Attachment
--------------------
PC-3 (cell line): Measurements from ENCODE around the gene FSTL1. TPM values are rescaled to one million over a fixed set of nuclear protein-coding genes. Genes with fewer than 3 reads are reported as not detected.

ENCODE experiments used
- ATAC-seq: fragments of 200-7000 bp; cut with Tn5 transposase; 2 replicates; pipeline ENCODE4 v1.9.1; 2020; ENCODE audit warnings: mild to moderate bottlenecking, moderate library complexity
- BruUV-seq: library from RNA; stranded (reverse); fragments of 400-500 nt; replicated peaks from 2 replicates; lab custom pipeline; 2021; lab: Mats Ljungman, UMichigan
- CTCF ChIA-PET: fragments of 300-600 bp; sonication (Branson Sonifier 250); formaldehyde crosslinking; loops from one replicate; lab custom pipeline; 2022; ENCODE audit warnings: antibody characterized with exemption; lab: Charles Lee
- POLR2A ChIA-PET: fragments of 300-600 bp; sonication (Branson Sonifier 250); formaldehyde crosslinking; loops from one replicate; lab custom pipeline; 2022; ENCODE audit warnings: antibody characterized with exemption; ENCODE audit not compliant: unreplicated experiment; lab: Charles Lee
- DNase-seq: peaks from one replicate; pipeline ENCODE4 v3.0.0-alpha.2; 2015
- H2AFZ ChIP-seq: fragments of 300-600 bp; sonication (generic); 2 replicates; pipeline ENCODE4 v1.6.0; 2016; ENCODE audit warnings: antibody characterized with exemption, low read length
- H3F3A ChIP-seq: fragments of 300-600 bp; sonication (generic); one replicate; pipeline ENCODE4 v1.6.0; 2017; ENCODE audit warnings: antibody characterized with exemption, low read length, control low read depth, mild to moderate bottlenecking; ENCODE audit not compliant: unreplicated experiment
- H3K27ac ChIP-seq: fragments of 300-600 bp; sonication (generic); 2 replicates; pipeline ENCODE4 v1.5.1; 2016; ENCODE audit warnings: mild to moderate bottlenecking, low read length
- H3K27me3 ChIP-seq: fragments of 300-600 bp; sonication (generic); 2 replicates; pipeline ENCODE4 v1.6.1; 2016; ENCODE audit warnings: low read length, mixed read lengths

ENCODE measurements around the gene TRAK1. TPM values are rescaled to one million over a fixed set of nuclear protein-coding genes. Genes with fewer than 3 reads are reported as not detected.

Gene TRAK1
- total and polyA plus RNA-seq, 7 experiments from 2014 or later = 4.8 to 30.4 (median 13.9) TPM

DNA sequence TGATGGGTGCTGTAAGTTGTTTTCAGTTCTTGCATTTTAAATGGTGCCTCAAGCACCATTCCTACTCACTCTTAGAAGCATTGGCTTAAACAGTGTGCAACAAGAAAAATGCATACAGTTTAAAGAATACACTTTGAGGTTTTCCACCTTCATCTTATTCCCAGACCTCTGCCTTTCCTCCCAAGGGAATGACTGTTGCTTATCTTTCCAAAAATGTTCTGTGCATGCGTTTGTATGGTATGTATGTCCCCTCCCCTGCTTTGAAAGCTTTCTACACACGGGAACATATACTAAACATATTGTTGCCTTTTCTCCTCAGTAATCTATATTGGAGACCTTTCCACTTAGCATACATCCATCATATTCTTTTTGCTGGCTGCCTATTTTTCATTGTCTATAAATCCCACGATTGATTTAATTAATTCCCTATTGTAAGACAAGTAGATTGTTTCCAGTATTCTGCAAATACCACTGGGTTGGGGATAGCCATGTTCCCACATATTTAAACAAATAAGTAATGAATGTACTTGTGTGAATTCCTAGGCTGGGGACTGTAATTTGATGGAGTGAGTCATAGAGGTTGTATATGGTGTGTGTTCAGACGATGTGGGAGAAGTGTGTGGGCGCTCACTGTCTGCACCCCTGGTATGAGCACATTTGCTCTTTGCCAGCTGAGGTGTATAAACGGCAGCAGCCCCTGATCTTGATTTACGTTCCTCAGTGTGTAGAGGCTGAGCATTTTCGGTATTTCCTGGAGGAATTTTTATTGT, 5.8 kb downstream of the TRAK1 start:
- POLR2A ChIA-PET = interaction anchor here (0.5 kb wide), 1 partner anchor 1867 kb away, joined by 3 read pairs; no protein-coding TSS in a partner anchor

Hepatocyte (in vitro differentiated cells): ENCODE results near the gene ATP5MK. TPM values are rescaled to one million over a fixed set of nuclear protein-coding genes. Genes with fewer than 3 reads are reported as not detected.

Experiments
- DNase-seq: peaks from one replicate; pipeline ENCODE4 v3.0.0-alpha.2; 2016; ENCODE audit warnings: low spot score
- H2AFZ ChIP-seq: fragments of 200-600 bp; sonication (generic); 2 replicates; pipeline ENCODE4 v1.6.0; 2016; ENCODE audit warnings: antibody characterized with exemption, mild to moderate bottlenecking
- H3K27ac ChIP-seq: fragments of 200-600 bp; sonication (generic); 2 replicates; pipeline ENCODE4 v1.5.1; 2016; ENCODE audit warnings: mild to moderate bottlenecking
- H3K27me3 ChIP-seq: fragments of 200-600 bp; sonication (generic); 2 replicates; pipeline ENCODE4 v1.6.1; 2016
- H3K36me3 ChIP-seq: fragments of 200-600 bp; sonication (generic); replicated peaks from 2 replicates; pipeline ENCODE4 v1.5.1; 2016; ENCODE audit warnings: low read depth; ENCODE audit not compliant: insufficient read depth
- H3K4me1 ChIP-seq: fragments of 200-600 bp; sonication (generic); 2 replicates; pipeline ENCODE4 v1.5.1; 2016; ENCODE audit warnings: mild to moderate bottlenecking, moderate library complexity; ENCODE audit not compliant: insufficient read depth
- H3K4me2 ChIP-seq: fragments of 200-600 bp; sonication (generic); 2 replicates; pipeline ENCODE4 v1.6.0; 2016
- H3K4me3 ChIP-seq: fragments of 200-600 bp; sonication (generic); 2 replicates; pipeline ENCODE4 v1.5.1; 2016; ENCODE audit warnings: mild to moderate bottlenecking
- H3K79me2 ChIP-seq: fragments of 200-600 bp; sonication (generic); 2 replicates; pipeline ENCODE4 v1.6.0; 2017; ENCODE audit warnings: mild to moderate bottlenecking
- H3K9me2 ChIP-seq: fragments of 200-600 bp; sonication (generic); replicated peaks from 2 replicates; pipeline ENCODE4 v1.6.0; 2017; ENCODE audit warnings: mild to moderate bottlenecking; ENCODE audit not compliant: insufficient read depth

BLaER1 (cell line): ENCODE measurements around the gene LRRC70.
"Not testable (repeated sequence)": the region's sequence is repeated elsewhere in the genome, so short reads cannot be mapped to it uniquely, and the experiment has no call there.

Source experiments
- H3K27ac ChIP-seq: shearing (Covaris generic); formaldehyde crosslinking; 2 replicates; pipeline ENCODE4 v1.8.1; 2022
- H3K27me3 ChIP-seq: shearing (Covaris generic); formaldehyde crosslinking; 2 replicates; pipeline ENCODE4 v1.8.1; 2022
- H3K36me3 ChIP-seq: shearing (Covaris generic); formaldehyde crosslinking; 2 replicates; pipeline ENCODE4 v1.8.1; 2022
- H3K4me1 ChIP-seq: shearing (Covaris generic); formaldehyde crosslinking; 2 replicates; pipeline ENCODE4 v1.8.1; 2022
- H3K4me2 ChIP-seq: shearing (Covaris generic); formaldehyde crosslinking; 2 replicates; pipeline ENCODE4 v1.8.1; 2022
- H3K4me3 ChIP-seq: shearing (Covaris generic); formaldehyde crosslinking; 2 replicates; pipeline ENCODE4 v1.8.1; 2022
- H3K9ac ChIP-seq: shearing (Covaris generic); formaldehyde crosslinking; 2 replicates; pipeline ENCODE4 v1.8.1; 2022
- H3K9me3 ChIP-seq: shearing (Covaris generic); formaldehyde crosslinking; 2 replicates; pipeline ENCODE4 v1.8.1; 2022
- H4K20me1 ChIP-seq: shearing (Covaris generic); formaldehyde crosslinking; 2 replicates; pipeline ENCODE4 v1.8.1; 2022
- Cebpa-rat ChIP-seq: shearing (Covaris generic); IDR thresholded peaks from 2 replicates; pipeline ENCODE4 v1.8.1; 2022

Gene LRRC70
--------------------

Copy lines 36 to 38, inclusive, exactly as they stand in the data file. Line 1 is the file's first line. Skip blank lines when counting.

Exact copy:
- H3K4me2 ChIP-seq: shearing (Covaris generic); formaldehyde crosslinking; 2 replicates; pipeline ENCODE4 v1.8.1; 2022
- H3K4me3 ChIP-seq: shearing (Covaris generic); formaldehyde crosslinking; 2 replicates; pipeline ENCODE4 v1.8.1; 2022
- H3K9ac ChIP-seq: shearing (Covaris generic); formaldehyde crosslinking; 2 replicates; pipeline ENCODE4 v1.8.1; 2022